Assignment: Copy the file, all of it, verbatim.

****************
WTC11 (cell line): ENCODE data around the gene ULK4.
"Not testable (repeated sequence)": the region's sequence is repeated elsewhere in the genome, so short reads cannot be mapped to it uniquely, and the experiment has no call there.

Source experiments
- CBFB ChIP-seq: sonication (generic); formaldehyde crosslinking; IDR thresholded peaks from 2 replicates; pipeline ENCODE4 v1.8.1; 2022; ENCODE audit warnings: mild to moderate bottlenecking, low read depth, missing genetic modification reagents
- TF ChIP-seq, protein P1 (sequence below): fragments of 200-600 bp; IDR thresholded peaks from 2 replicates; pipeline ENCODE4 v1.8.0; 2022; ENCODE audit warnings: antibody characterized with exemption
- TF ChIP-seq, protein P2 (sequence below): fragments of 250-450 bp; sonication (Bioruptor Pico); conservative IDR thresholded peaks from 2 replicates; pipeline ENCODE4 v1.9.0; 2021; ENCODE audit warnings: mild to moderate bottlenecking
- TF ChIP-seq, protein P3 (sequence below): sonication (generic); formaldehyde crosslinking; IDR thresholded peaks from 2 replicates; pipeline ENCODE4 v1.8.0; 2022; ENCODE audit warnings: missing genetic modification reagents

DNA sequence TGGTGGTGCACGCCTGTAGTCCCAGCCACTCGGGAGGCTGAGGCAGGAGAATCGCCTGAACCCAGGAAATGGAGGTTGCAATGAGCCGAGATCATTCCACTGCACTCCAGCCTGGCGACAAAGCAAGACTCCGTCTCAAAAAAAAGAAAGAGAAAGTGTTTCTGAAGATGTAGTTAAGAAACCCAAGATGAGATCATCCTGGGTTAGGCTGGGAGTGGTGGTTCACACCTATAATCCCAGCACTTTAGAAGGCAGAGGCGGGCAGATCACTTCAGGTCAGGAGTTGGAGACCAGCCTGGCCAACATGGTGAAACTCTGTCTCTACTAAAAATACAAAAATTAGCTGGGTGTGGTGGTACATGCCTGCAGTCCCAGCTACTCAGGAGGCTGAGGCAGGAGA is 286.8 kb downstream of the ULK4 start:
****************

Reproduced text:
WTC11 (cell line): ENCODE data around the gene ULK4.
"Not testable (repeated sequence)": the region's sequence is repeated elsewhere in the genome, so short reads cannot be mapped to it uniquely, and the experiment has no call there.

Source experiments
- CBFB ChIP-seq: sonication (generic); formaldehyde crosslinking; IDR thresholded peaks from 2 replicates; pipeline ENCODE4 v1.8.1; 2022; ENCODE audit warnings: mild to moderate bottlenecking, low read depth, missing genetic modification reagents
- TF ChIP-seq, protein P1 (sequence below): fragments of 200-600 bp; IDR thresholded peaks from 2 replicates; pipeline ENCODE4 v1.8.0; 2022; ENCODE audit warnings: antibody characterized with exemption
- TF ChIP-seq, protein P2 (sequence below): fragments of 250-450 bp; sonication (Bioruptor Pico); conservative IDR thresholded peaks from 2 replicates; pipeline ENCODE4 v1.9.0; 2021; ENCODE audit warnings: mild to moderate bottlenecking
- TF ChIP-seq, protein P3 (sequence below): sonication (generic); formaldehyde crosslinking; IDR thresholded peaks from 2 replicates; pipeline ENCODE4 v1.8.0; 2022; ENCODE audit warnings: missing genetic modification reagents

DNA sequence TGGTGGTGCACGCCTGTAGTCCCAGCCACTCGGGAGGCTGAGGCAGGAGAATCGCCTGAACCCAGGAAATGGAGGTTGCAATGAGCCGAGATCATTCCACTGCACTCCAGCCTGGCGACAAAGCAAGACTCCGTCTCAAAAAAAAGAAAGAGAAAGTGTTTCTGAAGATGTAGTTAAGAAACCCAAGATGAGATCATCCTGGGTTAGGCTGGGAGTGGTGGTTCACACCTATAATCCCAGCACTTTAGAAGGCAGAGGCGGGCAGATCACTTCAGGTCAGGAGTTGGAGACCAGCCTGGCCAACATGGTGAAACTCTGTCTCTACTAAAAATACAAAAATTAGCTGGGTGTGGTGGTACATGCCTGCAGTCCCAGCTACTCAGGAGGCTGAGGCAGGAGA is 286.8 kb downstream of the ULK4 start: